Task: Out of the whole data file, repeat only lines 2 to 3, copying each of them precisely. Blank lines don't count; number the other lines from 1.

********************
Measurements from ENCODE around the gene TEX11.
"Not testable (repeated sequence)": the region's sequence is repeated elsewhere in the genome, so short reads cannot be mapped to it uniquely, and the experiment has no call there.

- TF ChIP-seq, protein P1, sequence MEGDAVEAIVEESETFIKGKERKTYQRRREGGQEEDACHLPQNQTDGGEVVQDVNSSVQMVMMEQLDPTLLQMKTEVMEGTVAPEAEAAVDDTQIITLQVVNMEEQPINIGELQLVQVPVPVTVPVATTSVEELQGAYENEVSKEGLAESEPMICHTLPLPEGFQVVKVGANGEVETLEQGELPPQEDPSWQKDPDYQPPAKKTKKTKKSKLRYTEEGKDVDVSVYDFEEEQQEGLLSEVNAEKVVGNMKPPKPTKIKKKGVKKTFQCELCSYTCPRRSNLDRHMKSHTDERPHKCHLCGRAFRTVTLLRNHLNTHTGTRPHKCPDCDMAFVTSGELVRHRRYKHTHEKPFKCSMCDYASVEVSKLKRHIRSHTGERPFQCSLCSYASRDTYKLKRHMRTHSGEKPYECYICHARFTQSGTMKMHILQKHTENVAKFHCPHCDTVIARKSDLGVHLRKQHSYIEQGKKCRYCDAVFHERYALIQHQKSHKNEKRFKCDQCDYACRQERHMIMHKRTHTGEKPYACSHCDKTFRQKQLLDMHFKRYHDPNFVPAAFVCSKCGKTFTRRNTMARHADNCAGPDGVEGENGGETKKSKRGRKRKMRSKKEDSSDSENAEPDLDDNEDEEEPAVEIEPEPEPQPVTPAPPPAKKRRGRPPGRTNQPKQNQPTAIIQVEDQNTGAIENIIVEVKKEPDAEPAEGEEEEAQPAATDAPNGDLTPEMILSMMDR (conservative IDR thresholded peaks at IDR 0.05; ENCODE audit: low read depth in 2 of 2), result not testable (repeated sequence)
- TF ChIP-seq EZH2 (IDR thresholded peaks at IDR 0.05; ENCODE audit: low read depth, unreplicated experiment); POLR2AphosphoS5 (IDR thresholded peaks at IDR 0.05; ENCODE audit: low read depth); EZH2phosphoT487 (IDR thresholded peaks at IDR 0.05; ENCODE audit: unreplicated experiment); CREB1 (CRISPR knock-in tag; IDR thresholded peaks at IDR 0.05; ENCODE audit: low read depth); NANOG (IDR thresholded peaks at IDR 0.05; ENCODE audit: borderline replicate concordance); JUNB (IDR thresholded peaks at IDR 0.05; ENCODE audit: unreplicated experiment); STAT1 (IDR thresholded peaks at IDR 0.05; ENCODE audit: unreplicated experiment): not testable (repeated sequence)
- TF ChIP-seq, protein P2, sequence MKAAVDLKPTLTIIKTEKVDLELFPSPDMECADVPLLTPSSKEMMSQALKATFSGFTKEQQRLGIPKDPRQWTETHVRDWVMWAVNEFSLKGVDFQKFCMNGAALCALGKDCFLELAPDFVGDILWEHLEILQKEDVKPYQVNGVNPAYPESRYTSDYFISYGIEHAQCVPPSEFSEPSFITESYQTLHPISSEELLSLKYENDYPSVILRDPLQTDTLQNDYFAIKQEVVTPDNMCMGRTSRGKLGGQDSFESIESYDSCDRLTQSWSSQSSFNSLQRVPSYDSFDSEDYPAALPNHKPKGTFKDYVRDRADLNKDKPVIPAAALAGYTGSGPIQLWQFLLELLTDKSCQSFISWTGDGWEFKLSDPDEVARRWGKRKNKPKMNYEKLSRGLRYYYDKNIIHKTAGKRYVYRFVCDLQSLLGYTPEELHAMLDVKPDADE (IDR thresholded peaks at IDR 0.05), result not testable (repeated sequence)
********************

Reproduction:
"Not testable (repeated sequence)": the region's sequence is repeated elsewhere in the genome, so short reads cannot be mapped to it uniquely, and the experiment has no call there.

- TF ChIP-seq, protein P1, sequence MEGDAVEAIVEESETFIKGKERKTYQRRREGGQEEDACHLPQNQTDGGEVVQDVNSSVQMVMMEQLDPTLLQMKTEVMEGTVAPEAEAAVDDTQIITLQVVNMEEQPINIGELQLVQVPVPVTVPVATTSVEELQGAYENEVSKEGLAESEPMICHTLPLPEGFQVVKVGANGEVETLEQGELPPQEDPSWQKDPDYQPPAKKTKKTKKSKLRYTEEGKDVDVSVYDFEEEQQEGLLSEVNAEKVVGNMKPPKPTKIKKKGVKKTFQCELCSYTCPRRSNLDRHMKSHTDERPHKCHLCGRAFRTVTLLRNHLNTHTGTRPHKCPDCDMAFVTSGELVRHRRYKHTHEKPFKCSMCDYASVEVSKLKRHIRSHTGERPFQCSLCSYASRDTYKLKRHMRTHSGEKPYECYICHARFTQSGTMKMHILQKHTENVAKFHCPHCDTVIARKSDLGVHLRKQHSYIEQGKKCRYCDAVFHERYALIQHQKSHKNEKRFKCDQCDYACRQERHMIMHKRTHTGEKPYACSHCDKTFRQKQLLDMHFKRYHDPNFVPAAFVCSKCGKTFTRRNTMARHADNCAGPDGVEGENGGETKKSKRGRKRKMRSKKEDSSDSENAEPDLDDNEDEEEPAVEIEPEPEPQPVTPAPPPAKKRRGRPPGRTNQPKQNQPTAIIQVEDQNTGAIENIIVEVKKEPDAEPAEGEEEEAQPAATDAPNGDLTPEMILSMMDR (conservative IDR thresholded peaks at IDR 0.05; ENCODE audit: low read depth in 2 of 2), result not testable (repeated sequence)